The Corner

Joe Biden’s Amazing Second Amendment Whopper

Attorney General Merrick Garland watches as Vice President Kamala Harris applauds President Biden after Biden announced his administration’s first steps to curb gun violence at the White House in Washington, April 8, 2021. (Kevin Lamarque/Reuters)

Here is how the president of the United States, Joe Biden, proud graduate of Syracuse University Law school, opened his remarks on his new gun control efforts:

“Nothing I’m about to recommend in any way impinges on the Second Amendment,” Biden said. “They’re phony arguments suggesting that these are Second Amendment rights in what we’re talking about.”

Biden added that “no amendment to the Constitution is absolute. You can’t yell ‘fire’ in a crowded movie theater and call it freedom of speech. From the very beginning, you couldn’t own any weapon you wanted to own. From the very beginning of the Second Amendment existed, certain people weren’t allowed to have weapons.”

Every part of his statement is utterly absurd.

1 – “No amendment to the Constitution is absolute.”

There are already tens of thousands of laws governing individual gun ownership in the United States. There are more laws restricting this guaranteed individual right than any other in the Constitution. The notion that gun ownership is “absolute” — or anything in the proximity of absolute – is preposterous beyond words. Imagine your freedom of speech being contingent on an FBI background check? (Though maybe we shouldn’t give progressives any ideas.)

2- “You can’t yell “fire” in a crowded movie theater and call it freedom of speech.”  

You absolutely can. This is probably the weakest – and the most infuriatingly overused — analogy used in efforts to restrict rights. The line, taken from Oliver Wendell Holmes’ decision in Schenck v. United States and subsequently repeated by thousands of censorship apologists since, was at the heart of one of the most egregious violations of free expression in American history. The Schenck decision allowed the Wilson administration to throw anti-war activists into prison for violating the Espionage Act of 1917. It’s difficult to think of a more legitimate exercise of political expression than debating war and peace. In any event, Schenck was basically overturned by the Brandenburg v. Ohio decision, which found that the First Amendment protects speech unless it is likely to incite “imminent lawless action,” which yelling “fire in a theater” does not.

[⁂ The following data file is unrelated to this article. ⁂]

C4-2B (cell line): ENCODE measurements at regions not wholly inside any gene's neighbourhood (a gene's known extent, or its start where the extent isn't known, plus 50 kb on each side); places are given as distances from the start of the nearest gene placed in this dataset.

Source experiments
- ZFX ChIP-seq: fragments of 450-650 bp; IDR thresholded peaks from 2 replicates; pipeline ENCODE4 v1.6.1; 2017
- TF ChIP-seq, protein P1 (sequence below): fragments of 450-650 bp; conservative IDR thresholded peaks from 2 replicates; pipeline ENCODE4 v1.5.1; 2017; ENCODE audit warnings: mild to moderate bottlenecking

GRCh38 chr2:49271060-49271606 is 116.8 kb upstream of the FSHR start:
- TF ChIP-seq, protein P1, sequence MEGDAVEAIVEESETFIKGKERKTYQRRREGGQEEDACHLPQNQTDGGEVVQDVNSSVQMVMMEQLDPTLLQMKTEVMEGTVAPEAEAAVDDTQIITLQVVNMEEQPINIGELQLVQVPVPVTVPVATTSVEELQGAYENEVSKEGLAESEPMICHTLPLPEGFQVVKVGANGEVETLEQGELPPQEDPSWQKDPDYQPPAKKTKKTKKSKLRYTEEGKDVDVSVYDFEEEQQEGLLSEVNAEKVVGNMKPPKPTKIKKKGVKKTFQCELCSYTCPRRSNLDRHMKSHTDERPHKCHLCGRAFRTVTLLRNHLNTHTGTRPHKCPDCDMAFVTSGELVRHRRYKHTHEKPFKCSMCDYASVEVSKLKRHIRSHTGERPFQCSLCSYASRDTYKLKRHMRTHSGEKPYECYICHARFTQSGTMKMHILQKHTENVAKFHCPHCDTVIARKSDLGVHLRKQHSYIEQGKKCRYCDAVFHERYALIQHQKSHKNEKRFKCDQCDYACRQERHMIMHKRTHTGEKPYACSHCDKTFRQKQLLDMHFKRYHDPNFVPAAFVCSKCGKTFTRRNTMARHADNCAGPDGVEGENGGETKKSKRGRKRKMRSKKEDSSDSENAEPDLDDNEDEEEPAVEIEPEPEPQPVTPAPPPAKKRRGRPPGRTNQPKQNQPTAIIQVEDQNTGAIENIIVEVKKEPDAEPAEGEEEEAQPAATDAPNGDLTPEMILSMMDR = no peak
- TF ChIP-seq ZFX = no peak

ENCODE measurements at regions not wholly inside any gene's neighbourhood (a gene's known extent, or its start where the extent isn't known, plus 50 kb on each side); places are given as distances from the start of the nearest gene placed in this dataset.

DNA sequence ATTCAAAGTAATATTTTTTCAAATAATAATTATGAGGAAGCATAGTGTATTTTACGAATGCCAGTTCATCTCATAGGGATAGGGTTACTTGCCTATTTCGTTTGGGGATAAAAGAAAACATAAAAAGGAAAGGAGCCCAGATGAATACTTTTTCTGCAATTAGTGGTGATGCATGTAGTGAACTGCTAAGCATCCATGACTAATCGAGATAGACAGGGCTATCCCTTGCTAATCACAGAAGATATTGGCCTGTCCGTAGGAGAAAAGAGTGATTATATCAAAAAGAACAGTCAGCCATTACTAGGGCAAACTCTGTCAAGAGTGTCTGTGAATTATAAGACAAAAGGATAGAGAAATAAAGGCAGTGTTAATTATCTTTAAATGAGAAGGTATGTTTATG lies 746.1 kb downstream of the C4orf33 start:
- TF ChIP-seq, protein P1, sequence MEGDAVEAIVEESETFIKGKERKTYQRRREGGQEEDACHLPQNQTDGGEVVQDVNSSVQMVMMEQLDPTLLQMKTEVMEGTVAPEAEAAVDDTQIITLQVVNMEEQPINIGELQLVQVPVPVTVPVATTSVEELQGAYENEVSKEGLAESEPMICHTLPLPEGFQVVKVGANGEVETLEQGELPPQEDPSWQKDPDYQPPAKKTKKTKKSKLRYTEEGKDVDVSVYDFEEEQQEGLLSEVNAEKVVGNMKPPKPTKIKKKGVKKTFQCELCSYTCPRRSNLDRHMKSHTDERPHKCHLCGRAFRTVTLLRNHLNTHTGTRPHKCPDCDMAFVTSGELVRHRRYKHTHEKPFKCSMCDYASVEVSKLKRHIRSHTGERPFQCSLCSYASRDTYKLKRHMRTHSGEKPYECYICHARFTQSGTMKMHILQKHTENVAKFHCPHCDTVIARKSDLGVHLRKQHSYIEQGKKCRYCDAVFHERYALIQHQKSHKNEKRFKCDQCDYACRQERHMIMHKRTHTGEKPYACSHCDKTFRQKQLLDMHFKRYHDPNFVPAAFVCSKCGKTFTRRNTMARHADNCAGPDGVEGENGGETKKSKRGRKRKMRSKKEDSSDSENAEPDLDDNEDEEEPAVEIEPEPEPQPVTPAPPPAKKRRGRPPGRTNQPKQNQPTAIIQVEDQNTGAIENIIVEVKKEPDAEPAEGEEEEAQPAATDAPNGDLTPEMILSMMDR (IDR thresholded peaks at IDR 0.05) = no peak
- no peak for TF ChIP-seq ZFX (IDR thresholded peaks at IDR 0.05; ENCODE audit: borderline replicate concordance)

3 – “From the beginning, you couldn’t own any weapon you wanted to own.”

I can’t even begin to imagine what rickety basis there is for making such a claim. I mean, I wrote a book on the history of American guns, and never once did I run across any law that restricted Americans from owning any weapons they desired (unless we’re talking about blacks or Indians; because most gun restrictions in U.S. history have been employed to unarm the people who need weapons most). The idea of the federal government conducting any kind domestic “gun policy” whatsoever would have been a completely alien concept to anyone before the 1930s. Even then, no specific types of guns were banned from use. It wasn’t really until 1986 that that fully automatic guns were effectively banned by the federal government.


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